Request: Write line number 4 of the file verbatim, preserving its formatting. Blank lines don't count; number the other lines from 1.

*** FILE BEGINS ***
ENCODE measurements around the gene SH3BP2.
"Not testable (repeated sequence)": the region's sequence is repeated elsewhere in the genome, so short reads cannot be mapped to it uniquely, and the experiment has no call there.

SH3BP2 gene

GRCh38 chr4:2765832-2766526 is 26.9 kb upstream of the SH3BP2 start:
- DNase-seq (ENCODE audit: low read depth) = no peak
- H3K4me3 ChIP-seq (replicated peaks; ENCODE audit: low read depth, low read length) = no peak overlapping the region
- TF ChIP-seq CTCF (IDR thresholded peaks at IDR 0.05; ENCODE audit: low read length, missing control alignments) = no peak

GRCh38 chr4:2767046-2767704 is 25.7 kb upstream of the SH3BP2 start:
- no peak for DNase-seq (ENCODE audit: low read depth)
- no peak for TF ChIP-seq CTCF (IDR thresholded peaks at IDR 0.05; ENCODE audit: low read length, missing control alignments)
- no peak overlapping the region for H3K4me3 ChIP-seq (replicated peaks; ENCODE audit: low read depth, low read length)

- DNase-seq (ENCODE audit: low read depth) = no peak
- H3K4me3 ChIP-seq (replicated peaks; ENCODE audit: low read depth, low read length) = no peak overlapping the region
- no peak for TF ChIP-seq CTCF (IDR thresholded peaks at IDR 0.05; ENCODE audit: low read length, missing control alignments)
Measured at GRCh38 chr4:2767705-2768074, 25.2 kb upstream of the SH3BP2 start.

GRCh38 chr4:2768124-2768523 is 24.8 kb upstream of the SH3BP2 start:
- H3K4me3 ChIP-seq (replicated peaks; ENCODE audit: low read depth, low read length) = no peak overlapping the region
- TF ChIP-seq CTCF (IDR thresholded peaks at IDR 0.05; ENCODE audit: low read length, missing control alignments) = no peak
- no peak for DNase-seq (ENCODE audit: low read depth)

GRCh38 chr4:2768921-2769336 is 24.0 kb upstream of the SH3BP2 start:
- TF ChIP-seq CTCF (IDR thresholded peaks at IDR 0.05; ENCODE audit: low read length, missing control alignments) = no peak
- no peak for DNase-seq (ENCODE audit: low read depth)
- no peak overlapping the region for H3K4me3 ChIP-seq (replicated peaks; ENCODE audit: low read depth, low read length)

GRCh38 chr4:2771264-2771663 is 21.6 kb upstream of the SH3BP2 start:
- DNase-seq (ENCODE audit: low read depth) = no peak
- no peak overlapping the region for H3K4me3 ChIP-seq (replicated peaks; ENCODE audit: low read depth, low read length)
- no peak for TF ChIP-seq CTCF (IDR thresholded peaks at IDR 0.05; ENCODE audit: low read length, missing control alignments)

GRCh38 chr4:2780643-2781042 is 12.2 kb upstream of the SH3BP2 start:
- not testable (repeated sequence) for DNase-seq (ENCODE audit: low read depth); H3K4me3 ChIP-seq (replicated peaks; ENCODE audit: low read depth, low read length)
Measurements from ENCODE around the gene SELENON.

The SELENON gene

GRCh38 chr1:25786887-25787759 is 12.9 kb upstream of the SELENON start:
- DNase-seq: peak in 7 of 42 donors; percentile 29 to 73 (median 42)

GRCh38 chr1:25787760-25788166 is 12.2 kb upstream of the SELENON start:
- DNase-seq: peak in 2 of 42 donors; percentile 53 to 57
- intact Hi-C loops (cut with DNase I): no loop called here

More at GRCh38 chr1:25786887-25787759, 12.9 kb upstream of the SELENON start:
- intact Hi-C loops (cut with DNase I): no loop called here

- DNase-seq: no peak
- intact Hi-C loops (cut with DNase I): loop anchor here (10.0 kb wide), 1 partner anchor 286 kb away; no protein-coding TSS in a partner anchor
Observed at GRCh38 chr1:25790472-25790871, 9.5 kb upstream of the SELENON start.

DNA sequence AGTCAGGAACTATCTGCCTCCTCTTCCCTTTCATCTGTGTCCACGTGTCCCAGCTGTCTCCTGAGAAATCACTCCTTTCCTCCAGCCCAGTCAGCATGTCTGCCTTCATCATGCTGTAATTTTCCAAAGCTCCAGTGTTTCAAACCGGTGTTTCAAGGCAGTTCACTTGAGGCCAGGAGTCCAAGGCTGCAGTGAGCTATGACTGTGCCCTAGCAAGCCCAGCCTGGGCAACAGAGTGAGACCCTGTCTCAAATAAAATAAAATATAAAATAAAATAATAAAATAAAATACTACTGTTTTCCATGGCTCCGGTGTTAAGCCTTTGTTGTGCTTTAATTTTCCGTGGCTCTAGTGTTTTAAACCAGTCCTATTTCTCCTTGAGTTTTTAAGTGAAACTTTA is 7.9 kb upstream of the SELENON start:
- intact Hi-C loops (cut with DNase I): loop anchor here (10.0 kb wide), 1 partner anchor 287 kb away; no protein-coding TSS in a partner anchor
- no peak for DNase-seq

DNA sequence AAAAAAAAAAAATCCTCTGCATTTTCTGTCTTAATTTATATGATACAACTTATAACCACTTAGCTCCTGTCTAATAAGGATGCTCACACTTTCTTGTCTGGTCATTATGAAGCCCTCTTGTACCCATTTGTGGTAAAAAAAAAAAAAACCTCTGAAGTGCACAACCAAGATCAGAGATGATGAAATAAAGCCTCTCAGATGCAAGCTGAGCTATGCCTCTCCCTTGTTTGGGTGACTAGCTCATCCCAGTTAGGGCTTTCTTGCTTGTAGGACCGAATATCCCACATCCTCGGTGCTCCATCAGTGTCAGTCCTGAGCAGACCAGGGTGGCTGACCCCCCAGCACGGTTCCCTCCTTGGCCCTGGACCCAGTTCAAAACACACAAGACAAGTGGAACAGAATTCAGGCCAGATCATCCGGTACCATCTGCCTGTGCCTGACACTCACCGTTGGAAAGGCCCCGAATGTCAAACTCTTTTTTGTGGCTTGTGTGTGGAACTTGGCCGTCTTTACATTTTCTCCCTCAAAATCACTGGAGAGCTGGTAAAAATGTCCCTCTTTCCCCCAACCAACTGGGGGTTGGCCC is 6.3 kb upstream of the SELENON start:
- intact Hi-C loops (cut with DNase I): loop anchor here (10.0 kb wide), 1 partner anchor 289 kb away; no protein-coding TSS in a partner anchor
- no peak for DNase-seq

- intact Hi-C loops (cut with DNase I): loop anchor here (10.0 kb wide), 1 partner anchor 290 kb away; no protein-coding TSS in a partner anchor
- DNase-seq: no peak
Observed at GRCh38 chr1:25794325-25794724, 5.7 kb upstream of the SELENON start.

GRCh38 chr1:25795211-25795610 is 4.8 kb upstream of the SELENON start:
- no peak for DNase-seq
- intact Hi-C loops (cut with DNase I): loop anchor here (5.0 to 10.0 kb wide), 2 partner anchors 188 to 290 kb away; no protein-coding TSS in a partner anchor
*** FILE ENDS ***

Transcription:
GRCh38 chr4:2765832-2766526 is 26.9 kb upstream of the SH3BP2 start: